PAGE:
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Hartford To Return Wethersfield Avenue Building To Ex-Owner

By JEFFREY B. COHEN, Courant Staff Writer

April 16, 2008

The city has agreed to transfer property on Wethersfield Avenue back to its former owner, who now says that instead of demolishing the existing building, he plans to convert it to market-rate apartments.

The deal, which the city council approved Monday night, marks the second time that developer Jose Reategui will own the property at 990 Wethersfield Ave.

The city acquired the two-story, 27,000-square-foot brick building in 1999 for $350,000, then sold it to Reategui, a supporter of and donor to Mayor Eddie A. Perez, for $150,000 in 2004.

Reategui's original plans called for knocking down the building and constructing new housing for the elderly in its place. Those plans did not materialize, so the city took the property back last year and kept the developer's money.

Reategui also owns the adjacent 1000 Wethersfield Ave. the former Marc Anthony's restaurant. The city has already given him $75,000 in federal money to remove underground storage tanks at that property.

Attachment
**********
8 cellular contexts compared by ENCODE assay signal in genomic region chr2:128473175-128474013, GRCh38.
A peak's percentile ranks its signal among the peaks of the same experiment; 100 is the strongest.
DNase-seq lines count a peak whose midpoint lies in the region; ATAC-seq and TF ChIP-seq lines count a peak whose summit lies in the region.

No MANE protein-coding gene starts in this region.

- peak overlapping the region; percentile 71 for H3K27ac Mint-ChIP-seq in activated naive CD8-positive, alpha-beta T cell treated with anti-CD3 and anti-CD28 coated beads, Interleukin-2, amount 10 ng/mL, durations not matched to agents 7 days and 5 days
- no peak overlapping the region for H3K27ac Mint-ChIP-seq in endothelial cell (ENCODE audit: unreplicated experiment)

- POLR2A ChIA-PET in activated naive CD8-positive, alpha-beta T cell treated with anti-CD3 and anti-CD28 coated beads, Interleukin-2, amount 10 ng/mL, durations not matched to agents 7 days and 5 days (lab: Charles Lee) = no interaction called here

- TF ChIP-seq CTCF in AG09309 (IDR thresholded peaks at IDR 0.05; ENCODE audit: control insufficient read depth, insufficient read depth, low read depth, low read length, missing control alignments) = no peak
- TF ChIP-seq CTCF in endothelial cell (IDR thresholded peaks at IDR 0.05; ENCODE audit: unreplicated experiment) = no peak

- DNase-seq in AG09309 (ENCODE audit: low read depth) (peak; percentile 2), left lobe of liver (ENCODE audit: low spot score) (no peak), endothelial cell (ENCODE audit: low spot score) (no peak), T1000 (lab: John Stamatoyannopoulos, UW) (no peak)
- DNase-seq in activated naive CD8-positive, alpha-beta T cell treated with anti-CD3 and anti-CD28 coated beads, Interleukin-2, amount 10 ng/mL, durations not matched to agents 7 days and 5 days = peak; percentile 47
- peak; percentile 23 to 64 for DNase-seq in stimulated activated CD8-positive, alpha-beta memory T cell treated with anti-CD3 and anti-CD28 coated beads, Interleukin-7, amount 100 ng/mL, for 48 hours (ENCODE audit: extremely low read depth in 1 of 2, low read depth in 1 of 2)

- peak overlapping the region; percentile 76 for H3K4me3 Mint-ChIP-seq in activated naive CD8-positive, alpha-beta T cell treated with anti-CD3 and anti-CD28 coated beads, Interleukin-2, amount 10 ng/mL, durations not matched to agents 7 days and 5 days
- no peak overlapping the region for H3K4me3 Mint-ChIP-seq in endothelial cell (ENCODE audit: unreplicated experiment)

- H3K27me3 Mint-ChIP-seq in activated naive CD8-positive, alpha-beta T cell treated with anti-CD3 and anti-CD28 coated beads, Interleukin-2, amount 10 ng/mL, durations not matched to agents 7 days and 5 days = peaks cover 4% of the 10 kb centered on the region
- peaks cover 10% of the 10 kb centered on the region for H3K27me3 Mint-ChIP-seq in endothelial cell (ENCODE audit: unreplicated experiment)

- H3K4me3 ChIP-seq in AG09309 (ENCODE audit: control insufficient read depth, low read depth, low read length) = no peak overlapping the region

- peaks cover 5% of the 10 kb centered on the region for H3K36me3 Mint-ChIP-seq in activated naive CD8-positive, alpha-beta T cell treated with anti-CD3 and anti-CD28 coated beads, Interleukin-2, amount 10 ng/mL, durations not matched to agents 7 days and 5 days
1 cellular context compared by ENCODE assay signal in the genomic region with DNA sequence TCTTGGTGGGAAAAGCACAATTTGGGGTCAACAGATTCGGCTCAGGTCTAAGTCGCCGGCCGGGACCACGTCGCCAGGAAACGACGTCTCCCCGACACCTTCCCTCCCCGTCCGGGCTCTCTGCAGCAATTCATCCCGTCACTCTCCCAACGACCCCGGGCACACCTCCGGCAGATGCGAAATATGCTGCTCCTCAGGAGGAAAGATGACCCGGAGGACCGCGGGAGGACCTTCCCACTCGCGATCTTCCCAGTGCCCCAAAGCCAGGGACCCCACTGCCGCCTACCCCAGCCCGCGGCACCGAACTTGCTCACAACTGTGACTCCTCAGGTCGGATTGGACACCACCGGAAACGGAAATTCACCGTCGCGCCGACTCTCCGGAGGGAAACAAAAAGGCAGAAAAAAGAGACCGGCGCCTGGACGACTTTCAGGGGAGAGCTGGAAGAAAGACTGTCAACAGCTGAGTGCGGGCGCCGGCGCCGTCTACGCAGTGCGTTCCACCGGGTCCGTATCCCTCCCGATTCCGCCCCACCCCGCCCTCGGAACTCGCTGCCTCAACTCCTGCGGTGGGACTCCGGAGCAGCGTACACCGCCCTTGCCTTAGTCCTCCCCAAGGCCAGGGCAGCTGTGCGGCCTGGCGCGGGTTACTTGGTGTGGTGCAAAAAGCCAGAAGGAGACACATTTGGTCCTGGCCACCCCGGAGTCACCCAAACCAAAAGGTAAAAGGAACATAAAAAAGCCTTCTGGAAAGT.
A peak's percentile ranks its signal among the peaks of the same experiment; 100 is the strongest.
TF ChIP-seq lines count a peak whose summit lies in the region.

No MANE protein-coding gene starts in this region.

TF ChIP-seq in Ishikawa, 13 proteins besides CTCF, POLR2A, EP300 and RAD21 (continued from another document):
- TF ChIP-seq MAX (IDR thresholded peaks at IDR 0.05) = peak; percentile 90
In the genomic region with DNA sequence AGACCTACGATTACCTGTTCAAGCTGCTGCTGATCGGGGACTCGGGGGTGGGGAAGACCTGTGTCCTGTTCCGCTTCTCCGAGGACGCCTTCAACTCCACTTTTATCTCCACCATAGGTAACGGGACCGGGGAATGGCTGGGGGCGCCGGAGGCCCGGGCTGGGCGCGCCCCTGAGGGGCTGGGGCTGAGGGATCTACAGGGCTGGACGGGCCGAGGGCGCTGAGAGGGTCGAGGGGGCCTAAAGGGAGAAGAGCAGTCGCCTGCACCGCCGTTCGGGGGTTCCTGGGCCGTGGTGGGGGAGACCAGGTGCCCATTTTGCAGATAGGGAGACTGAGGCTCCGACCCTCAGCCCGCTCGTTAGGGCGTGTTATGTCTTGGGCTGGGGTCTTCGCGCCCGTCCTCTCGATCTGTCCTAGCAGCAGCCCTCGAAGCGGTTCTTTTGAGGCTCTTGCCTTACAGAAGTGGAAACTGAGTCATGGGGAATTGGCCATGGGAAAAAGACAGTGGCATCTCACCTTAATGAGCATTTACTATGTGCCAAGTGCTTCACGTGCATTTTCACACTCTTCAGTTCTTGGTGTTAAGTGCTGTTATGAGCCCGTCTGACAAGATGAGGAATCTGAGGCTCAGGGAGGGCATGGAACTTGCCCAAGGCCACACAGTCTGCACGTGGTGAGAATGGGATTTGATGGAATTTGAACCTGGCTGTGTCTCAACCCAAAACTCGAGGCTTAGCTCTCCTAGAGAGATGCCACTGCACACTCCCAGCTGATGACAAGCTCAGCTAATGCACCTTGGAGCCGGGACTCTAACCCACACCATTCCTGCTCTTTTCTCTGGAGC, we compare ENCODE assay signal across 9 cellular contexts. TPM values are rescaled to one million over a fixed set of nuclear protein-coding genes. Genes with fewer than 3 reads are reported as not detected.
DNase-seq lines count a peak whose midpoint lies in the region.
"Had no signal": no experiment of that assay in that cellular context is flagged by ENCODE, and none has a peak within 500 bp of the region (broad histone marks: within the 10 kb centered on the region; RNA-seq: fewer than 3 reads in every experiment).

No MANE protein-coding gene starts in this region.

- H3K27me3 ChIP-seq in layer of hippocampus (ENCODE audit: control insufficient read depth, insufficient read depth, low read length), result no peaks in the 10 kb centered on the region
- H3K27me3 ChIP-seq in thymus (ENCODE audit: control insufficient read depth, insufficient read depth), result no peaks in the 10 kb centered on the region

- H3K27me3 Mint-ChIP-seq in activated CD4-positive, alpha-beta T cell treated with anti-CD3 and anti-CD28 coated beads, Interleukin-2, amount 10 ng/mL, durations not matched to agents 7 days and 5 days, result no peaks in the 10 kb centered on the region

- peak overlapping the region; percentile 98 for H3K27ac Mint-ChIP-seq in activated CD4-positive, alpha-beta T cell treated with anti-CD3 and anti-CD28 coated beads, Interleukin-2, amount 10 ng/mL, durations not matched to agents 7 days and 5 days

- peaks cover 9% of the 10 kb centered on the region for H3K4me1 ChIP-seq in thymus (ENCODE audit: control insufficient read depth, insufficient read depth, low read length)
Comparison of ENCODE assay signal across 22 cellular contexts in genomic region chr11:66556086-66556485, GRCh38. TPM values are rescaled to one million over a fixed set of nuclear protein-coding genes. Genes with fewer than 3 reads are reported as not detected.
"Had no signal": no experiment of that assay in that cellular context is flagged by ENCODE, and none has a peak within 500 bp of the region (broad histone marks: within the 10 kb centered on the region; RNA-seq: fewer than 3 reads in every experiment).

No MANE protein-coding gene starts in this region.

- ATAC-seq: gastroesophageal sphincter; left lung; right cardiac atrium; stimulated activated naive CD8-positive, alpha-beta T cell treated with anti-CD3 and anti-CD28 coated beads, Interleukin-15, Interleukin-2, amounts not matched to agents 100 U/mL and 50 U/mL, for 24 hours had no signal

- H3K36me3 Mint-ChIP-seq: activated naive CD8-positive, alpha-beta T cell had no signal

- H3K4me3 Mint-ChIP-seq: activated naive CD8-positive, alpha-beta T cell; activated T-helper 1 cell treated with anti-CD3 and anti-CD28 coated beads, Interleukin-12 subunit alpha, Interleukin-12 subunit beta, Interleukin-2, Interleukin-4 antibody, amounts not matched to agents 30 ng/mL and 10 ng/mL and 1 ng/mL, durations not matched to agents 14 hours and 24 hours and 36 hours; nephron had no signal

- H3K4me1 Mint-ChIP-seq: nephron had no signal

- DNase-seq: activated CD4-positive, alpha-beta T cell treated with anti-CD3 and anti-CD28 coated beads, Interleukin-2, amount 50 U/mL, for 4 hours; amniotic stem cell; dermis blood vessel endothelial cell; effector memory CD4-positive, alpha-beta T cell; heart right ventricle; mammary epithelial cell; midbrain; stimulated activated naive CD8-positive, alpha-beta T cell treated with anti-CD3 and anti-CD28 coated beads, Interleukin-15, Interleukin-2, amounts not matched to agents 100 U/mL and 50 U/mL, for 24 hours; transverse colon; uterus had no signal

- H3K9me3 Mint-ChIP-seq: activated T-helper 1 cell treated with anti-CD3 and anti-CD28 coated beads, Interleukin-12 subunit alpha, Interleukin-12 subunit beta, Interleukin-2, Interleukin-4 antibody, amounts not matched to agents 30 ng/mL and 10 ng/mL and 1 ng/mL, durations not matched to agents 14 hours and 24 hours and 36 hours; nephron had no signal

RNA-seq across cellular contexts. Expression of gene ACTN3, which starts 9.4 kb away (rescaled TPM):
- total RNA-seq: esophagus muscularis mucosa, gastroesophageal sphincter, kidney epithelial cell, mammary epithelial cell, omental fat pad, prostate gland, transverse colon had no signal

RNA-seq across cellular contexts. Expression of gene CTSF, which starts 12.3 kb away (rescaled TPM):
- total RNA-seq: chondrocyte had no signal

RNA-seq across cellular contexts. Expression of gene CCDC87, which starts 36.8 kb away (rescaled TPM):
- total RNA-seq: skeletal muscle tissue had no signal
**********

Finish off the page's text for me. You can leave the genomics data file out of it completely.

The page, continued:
After the city reclaimed 990 Wethersfield Ave., Reategui changed his plan for the site and negotiated a deal with the city to buy the property back for $1.

Instead of knocking the existing building down, he'll build 24 market-rate apartments, including some designed for the elderly.

He'll pay at least $170,000 to remediate the property; if remediation costs less, he'll pay the city the difference, according to city records.

This time, the city is confident that he'll get it done.

"The first time around was a completely different project, taking a building down and building from the ground up," said Mark McGovern, the city's acting director of development services. "Now he's returning to his successful business practice renovating an existing structure."

Although the city could have solicited other offers for the property, it was not required to, McGovern said. Given that Reategui has already invested in the property and owns the parcel next door, selling back to him made sense, he said.

As for the $1 selling price, McGovern said that charging Reategui more for the property would only make completing the project harder.

Reprinted with permission of the Hartford Courant. To view other stories on this topic, search the Hartford Courant Archives at http://www.courant.com/archives.
| Last update: September 25, 2012 |
     
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